- Take Our Survey: Best Linux Hacker SBCs for Under $200 @ Linux.com
- 'Millions' of routers open to absurdly outdated NetUSB hijack @ The Register
- Google Fiber has taken on a piracy policing role @ The Inquirer
Big Things, Small Packages
Sapphire isn’t a brand we have covered in a while, so it is nice to see a new and interesting product drop on our door. Sapphire was a relative unknown until around the release of the Radeon 9700 Pro days. This was around the time when ATI decided that they did not want to be so vertically integrated, so allowed other companies to start buying their chips and making their own cards. This was done to provide a bit of stability for ATI pricing, as they didn’t have to worry about a volatile component market that could cause their margins to plummet. By selling just the chips to partners, ATI could more adequately control margins on their own product while allowing their partners to make their own deals and component choices for the finished card.
ATI had very limited graphics card production of their own, so they often would farm out production to second sources. One of these sources ended up turning into Sapphire. When ATI finally allowed other partners to produce and brand their own ATI based products, Sapphire already had a leg up on the competition by being a large producer already of ATI products. They soon controlled a good portion of the marketplace by their contacts, pricing, and close relationship with ATI.
Since this time ATI has been bought up by AMD and they no longer produce any ATI branded cards. Going vertical when it come to producing their own chips and video cards was obviously a bad idea, we can look back at 3dfx and their attempt at vertical integration and how that ended for the company. AMD obviously produces an initial reference version of their cards and coolers, but allows their partners to sell the “sticker” version and then develop their own designs. This has worked very well for both NVIDIA and AMD, and it has allowed their partners to further differentiate their product from the competition.
Sapphire usually does a bang up job on packaging the graphics card. Oh look, a mousepad!
Sapphire is not as big of a player as they used to be, but they are still one of the primary partners of AMD. It would not surprise me in the least if they still produced the reference designs for AMD and then distributed those products to other partners. Sapphire is known for building a very good quality card and their cooling solutions have been well received as well. The company does have some stiff competition from the likes of Asus, MSI, and others for this particular market. Unlike those two particular companies, Sapphire obviously does not make any NVIDIA based boards. This has been a blessing and a curse, depending on what the cycle is looking like between AMD and NVIDIA and who has dominance in any particular marketplace.
Subject: General Tech | May 27, 2015 - 12:27 PM | Jeremy Hellstrom
Tagged: Purley, Intel, Skylake, Cannonlake, Grantley, Romley, knights landing
The Register has obtained a slide describing the next families of Xeon processor to be released by Intel, the Purley platform which includes Skylake. There are some interesting new developments, including on die interface for either 10Gb/sec Ethernet or 100Gb/sec Omni-Path fabrics which interested the participants at the HPC conference the slides were shown at. They also mentioned a brand new memory architecture which is described as offering four times the capacity and 500 times the speed than current NAND, all at a lower price per chip which is likely to be somewhat of an exaggeration on their part. There were also new Phi chips, including the long awaited Knights Landing and workstation chips for use outside the server room.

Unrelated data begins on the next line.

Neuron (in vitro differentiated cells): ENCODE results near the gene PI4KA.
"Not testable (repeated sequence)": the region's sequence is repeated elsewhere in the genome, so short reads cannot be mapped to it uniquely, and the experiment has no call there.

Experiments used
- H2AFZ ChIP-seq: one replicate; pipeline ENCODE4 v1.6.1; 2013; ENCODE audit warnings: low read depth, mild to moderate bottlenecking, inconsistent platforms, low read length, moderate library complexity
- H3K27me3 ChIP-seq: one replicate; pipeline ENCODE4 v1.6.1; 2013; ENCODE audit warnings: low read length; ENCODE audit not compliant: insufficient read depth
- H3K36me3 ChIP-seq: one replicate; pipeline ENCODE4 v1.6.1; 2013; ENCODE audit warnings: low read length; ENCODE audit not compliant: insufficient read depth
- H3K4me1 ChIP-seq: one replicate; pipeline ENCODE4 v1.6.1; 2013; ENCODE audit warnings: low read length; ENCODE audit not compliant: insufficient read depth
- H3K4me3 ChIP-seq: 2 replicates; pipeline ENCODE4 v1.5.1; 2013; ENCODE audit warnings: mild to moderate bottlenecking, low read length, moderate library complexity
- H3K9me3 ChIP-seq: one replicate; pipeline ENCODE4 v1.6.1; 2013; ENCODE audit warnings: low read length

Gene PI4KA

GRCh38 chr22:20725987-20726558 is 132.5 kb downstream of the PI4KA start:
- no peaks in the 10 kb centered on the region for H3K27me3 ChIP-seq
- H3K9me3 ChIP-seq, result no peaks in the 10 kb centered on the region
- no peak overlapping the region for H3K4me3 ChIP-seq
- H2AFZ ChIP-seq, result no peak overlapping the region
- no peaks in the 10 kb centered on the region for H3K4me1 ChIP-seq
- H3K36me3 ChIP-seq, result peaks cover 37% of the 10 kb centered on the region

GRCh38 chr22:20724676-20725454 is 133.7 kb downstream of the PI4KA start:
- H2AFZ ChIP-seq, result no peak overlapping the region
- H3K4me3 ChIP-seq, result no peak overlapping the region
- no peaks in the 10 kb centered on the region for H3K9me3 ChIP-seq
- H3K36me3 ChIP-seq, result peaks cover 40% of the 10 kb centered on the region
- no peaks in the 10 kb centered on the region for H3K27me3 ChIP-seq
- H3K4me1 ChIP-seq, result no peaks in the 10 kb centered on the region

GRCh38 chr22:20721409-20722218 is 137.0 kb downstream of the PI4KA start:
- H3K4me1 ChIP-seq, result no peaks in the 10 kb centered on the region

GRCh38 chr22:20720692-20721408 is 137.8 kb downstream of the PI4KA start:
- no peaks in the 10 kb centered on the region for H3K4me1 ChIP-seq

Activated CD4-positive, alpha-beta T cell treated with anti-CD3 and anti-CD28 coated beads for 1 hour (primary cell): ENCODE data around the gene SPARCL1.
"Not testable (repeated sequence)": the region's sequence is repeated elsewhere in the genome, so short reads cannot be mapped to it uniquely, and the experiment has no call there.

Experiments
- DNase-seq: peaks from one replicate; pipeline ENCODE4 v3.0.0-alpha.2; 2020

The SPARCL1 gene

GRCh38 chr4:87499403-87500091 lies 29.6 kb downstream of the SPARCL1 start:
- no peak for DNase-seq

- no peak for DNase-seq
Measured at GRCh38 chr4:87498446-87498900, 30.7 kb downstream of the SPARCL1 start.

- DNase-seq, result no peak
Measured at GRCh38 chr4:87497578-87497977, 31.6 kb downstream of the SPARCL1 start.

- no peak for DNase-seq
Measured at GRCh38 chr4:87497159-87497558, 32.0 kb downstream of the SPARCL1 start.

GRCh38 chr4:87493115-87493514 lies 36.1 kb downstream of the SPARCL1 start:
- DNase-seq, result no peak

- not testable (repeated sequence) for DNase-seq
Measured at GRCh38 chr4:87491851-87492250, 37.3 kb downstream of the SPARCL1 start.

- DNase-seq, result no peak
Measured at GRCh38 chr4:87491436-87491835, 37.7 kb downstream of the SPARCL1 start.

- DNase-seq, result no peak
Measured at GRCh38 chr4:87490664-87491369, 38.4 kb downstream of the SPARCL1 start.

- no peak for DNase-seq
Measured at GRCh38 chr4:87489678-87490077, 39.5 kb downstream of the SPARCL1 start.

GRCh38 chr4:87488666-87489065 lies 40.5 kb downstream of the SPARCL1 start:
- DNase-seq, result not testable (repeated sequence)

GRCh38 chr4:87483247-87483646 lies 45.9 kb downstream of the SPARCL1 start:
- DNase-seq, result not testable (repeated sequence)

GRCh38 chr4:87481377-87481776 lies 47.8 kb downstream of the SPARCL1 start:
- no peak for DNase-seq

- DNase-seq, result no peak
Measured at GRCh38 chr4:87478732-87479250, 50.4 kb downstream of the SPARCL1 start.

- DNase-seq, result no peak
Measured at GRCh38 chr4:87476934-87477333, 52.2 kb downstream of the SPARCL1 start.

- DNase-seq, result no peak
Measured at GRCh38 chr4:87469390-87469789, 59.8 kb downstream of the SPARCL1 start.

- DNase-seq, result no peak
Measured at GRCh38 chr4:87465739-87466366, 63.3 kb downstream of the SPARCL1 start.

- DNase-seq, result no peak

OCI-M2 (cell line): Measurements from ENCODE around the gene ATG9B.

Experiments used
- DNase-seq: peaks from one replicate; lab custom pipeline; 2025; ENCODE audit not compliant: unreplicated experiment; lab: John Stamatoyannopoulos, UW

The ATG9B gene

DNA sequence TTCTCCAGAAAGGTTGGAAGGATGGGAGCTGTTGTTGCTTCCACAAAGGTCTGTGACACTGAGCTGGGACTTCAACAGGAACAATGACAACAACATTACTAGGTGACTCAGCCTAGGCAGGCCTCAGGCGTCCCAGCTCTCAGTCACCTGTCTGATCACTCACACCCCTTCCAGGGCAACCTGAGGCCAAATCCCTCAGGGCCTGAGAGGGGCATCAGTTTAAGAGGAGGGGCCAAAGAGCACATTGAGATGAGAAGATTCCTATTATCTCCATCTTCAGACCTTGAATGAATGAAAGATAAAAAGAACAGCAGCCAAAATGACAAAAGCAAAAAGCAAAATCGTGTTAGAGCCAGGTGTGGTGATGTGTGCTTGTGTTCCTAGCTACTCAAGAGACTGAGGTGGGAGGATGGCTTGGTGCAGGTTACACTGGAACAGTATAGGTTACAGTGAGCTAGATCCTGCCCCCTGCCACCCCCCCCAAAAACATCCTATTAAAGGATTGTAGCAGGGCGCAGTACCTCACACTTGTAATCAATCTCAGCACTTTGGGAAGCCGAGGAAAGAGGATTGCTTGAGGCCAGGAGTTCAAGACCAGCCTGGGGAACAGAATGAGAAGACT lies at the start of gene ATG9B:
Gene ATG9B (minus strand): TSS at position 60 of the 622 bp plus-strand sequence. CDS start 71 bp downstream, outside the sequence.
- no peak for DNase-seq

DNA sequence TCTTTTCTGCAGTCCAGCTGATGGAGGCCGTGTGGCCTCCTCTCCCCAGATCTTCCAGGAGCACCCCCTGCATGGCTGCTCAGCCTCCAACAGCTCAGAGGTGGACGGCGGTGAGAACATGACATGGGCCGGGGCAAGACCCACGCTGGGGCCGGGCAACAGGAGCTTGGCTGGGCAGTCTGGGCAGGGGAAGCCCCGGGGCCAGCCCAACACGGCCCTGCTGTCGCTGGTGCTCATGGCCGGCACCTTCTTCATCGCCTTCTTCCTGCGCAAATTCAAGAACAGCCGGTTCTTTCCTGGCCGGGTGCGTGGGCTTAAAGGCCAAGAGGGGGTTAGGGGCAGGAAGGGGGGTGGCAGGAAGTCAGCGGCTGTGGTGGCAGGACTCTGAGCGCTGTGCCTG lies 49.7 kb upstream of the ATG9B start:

"A presentation given at a conference on high-performance computing (HPC) in Poland earlier this month appears to have yielded new insight into Intel's Xeon server chip roadmap.
A set of slides spotted by our sister site The Platform indicates that Chipzilla is moving toward a new server platform called "Purley" that will debut in 2017 or later."
Here is some more Tech News from around the web:
- Samsung to create industry giant via mega merger with itself @ The Register
- Red Hat Fedora 22 leaves beta to become a Vagrant @ The Inquirer
- There's a Moose loose aboot this hoose: Linux worm hijacks Twitter feeds for spam slinging @ The Register
- A Text Message Can Crash An iPhone and Force It To Reboot @ Slashdot
Subject: Mobile | May 25, 2015 - 01:27 PM | Jeremy Hellstrom
Tagged: asus, transformer book, T300 Chi
The ASUS Transformer Book T300 Chi comes in a number of models, with the base mode running just under $700. The Tech Report had a chance to review the higher end model which is more expensive and harder to find. This particular model sports a 2.9GHz Broadwell based Core M 5Y71, 8GB DDR3-1600 and an internal 128GB internal SanDisk iSSD. The 12.5" IPS 2560x1440 screen is common to all models, as is WiFi connectivity and Windows 8.1, 64-bit. The keyboard portion of this Transformer Book is more of a screen stand than a dock as it uses Bluetooth to connect to the tablet as opposed to a physical interface, magnets keep the tablet in place when you are docked. Check out how well it performs in The Tech Report's full review.
"Asus' Transformer Book T300 Chi combines Intel's Core M processor with a 12.5" high-PPI display. The tablet half of this detachable 2-in-1 is thinner than the iPad Air, and it's backed by a keyboard dock that attaches with neodymium magnets. Read on to see what the T300 Chi is like as a tablet and notebook."
Here are some more Mobile articles from around the web:
- Dell Venue 8 7840 Tablet @ Kitguru
- Surface 3 @ The Inquirer
- TSST TB050PA Portable Charger @ Kitguru
- VKWorld VK2015 Smartphone Review @ Madshrimps
- 2 of 2